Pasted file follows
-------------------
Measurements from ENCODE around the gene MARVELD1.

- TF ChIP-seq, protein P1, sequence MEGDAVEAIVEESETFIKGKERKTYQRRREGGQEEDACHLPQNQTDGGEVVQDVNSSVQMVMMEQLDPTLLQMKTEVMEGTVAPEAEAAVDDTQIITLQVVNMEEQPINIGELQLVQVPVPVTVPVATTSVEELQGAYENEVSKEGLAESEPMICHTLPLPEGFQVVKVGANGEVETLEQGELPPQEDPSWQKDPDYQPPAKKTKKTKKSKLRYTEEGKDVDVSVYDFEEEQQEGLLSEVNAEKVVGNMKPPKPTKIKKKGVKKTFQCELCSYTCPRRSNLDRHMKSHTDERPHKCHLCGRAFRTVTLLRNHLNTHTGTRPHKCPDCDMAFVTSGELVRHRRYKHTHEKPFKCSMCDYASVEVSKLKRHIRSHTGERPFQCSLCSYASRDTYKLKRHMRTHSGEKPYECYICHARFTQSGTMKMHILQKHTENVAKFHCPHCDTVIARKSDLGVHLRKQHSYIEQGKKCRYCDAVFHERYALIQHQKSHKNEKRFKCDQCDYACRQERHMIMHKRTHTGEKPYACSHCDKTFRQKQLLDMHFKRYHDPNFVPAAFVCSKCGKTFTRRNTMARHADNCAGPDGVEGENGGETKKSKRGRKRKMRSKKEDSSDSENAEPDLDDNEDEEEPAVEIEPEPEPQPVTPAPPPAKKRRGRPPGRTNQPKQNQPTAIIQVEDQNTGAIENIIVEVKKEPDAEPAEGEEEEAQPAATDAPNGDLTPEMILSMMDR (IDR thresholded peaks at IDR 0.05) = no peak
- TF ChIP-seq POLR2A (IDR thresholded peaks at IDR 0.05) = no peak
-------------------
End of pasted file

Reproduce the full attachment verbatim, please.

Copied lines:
Measurements from ENCODE around the gene MARVELD1.

- TF ChIP-seq, protein P1, sequence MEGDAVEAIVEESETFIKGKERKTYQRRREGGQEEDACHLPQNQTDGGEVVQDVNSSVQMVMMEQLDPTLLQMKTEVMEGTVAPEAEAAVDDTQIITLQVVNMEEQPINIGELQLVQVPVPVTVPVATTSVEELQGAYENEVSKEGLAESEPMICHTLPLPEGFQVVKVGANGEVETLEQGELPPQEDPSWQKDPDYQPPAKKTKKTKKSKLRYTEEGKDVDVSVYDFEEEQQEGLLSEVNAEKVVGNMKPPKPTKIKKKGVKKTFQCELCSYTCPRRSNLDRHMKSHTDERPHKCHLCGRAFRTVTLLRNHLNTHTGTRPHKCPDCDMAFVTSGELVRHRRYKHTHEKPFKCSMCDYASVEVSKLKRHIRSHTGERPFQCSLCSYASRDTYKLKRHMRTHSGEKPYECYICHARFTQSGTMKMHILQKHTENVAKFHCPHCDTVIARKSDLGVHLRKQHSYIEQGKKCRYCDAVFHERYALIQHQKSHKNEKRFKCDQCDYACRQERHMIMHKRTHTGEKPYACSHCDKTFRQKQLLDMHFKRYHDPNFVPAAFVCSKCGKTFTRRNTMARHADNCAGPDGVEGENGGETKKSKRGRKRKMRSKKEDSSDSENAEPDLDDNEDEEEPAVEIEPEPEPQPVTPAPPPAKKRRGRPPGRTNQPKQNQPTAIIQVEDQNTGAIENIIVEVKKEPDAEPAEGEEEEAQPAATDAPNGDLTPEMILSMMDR (IDR thresholded peaks at IDR 0.05) = no peak
- TF ChIP-seq POLR2A (IDR thresholded peaks at IDR 0.05) = no peak